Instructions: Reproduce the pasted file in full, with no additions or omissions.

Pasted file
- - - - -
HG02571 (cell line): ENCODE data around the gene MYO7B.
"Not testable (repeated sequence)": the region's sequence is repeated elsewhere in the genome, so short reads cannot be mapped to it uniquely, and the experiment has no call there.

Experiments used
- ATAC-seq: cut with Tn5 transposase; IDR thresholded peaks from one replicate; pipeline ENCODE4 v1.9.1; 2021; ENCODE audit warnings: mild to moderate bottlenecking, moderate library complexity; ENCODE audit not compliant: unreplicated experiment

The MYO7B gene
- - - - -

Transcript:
HG02571 (cell line): ENCODE data around the gene MYO7B.
"Not testable (repeated sequence)": the region's sequence is repeated elsewhere in the genome, so short reads cannot be mapped to it uniquely, and the experiment has no call there.

Experiments used
- ATAC-seq: cut with Tn5 transposase; IDR thresholded peaks from one replicate; pipeline ENCODE4 v1.9.1; 2021; ENCODE audit warnings: mild to moderate bottlenecking, moderate library complexity; ENCODE audit not compliant: unreplicated experiment

The MYO7B gene